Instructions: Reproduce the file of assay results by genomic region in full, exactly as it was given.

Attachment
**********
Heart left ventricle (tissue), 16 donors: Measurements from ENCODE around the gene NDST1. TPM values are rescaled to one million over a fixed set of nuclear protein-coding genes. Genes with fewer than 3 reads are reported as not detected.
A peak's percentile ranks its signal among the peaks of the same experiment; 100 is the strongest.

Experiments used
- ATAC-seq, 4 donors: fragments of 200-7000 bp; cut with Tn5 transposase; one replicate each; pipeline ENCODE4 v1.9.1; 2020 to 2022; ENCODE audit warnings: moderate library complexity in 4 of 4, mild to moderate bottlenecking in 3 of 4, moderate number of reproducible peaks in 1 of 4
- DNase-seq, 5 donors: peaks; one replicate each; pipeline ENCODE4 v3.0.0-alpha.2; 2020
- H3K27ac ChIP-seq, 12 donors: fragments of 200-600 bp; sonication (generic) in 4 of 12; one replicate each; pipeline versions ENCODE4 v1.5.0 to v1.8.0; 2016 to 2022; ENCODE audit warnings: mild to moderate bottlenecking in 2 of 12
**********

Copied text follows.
Heart left ventricle (tissue), 16 donors: Measurements from ENCODE around the gene NDST1. TPM values are rescaled to one million over a fixed set of nuclear protein-coding genes. Genes with fewer than 3 reads are reported as not detected.
A peak's percentile ranks its signal among the peaks of the same experiment; 100 is the strongest.

Experiments used
- ATAC-seq, 4 donors: fragments of 200-7000 bp; cut with Tn5 transposase; one replicate each; pipeline ENCODE4 v1.9.1; 2020 to 2022; ENCODE audit warnings: moderate library complexity in 4 of 4, mild to moderate bottlenecking in 3 of 4, moderate number of reproducible peaks in 1 of 4
- DNase-seq, 5 donors: peaks; one replicate each; pipeline ENCODE4 v3.0.0-alpha.2; 2020
- H3K27ac ChIP-seq, 12 donors: fragments of 200-600 bp; sonication (generic) in 4 of 12; one replicate each; pipeline versions ENCODE4 v1.5.0 to v1.8.0; 2016 to 2022; ENCODE audit warnings: mild to moderate bottlenecking in 2 of 12